She watched him rip another bite from the baguette, moving his head back and forth like an animal. She felt ill, revolted. When they were first married, she was so enchanted by the intensity he gave to everything he did. How his body was always passing electric shocks to hers. Now, she breathed deeply, counting in for five and out for five. She couldn’t get sick in front of Rebecca, whose genetic research was receiving all sorts of attention. According to Paul, she’d been named to one of President Carter’s task forces. A woman like that didn’t belong with vomiting mothers who hadn’t even finished community college. Hannah lowered her eyes from the chewing, from the tug of the river, until the queasiness passed.
“Paul tells me you went to the Ivy League,” she eventually said to Rebecca.
“The Ivy League isn’t a place,” Paul said. “She went to Yale. Triple-dipped. Undergrad, med school, PhD.”
Hannah thought she might still have her spiral notebook from Introduction to Geology in a box somewhere.
“Mommy, this soup tastes funny.”
She passed Sean some grapes.
“There is a unique flavor,” Ezra agreed.
Hannah poured herself a cup. A chemical taste preceded its heat. Aqua Net.
She must have spritzed hairspray into the soup.
“What’d you put in this stuff?” Paul asked.
A fresh rush of perspiration. A hot flash. While Hannah considered her reply, Sean grabbed a crab apple from a tree. He plunked it in his father’s soup. It landed with a noise like an audience clapping. The thick cream splattered onto Paul’s face and into his eye. He screamed at his son, screamed at his wife. Fucking soup. Hannah noticed a pile of rocks just behind Paul. Someone had carefully balanced them, one on top of the other, in the shape of a small dwelling.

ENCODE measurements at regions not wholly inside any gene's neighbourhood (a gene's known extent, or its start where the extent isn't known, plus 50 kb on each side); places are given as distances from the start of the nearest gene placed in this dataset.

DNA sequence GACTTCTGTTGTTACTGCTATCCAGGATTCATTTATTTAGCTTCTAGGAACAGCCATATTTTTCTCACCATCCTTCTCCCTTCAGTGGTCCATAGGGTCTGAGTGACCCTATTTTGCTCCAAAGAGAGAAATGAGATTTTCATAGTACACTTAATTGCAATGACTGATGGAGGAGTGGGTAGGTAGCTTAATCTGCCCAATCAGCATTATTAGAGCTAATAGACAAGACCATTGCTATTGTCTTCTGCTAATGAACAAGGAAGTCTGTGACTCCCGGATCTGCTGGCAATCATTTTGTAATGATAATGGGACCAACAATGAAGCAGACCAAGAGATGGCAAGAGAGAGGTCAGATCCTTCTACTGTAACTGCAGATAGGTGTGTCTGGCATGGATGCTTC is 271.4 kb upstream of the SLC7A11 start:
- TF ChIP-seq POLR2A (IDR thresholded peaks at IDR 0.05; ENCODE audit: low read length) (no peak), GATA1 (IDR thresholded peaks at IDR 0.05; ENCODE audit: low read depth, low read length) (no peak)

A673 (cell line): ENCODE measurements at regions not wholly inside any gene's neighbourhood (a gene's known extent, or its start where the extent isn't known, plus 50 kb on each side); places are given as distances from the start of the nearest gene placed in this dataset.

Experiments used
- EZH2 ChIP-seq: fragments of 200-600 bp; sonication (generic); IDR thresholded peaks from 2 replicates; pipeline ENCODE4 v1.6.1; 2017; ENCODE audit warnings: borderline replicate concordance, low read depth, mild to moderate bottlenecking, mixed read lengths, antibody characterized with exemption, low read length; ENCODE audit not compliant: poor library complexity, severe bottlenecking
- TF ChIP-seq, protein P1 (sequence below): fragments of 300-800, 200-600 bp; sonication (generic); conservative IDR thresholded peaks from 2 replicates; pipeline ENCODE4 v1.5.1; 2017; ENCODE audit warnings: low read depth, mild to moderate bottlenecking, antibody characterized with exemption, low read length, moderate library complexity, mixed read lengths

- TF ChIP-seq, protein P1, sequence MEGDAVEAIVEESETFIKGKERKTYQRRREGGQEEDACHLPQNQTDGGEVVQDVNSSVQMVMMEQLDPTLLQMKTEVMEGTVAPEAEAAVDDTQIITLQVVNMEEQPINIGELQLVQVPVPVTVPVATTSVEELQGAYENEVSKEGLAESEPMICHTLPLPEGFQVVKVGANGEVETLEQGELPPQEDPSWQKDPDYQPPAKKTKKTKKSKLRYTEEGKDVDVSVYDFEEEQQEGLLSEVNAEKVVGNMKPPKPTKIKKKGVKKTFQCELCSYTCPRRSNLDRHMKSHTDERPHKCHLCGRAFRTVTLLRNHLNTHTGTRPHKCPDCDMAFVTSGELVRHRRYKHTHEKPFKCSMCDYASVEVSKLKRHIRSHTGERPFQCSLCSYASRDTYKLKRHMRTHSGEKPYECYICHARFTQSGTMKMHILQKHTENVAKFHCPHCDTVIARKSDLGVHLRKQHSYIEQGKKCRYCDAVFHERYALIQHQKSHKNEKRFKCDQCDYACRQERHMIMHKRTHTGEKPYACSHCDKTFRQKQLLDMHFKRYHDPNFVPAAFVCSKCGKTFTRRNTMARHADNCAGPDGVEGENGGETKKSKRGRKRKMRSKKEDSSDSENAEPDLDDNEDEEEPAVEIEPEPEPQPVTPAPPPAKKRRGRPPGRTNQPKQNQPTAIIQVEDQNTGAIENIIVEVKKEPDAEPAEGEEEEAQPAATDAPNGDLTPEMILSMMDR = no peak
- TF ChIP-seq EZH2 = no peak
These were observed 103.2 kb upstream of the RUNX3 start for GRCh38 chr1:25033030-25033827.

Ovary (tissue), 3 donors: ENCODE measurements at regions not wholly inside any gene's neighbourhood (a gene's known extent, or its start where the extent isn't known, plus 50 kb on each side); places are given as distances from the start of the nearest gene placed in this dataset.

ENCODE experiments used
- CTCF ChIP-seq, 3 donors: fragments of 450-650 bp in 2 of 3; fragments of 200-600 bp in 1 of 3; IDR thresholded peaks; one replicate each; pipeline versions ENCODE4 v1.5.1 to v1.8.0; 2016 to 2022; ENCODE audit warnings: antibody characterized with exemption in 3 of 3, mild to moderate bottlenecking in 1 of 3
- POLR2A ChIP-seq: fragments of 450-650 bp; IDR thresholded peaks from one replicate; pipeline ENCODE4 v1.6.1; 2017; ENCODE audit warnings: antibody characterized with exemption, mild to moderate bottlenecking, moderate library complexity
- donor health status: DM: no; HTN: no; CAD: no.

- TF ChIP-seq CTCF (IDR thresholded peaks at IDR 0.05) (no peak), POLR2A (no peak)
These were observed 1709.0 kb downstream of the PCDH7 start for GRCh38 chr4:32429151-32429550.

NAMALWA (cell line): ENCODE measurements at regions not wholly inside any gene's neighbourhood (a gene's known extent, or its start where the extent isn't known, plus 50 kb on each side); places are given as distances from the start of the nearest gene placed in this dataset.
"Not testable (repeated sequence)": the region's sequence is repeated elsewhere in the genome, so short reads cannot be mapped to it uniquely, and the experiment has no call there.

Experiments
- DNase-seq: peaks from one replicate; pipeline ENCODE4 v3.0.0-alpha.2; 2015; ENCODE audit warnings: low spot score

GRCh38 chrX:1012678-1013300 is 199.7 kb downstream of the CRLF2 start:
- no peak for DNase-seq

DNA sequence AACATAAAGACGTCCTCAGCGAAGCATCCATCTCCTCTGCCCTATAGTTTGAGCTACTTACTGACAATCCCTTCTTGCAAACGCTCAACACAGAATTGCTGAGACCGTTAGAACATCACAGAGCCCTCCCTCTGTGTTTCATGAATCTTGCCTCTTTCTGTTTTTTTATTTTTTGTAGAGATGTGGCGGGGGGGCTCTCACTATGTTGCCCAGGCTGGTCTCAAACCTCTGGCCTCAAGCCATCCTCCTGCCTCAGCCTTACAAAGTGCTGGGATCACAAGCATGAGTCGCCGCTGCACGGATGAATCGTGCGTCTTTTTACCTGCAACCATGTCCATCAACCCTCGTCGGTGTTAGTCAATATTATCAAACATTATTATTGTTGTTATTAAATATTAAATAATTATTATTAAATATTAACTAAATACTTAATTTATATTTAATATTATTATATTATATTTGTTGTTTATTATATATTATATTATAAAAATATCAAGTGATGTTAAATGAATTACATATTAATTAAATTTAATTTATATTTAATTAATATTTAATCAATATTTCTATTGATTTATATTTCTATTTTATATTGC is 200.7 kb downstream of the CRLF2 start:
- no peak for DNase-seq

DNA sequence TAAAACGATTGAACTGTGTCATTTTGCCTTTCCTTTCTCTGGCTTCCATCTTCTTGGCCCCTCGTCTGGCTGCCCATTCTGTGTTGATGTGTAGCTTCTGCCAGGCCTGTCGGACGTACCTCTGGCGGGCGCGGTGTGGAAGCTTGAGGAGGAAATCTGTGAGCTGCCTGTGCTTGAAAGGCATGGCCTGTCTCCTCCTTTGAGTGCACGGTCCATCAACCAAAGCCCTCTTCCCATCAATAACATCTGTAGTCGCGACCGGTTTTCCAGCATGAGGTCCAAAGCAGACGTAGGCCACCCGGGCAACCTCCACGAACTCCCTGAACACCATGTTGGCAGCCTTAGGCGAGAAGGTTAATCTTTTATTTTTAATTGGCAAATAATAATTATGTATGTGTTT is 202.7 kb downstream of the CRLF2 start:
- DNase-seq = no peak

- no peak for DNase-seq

“I’m pregnant again,” Hannah said, not knowing why she chose this moment to say it, why she hadn’t told Paul before. She was already twenty weeks. Probably too late to--
Paul pushed the soup aside and hugged her tightly—with his whole body. When he finished, she put her hand on her stomach, feeling around for the little body of water inside her, wondering if the membrane around it could pop.
Ezra wore the backpack for the return ride, and Paul moved the basket to his bike. But even without the extra load, Hannah’s Schwinn wouldn’t obey a straight line; it veered again and again toward the river like they shared a secret kinship. The world was dissolving into particles. Hannah thought she might overheat. She took one last look at Sean—little legs pedaling so hard—before riding her bike down the steep bank. Velocity accumulated until she slipped into the river, relinquishing her heat to the cool rush of the water. The current was stronger than she expected.
-- Maureen Langlossis a lawyer-turned-writer living in New York City. She serves as the Flash Fiction Editor at Split Lip Magazine. Her writing has appeared in Gulf Coast, Little Fiction, Sonora Review, The Journal, Wigleaf, and elsewhere. Her work was selected for the 2019 Best Small Fictions anthology and has been nominated for a Pushcart Prize and Best of the Net. You can find her on Twitter @maureenlangloss.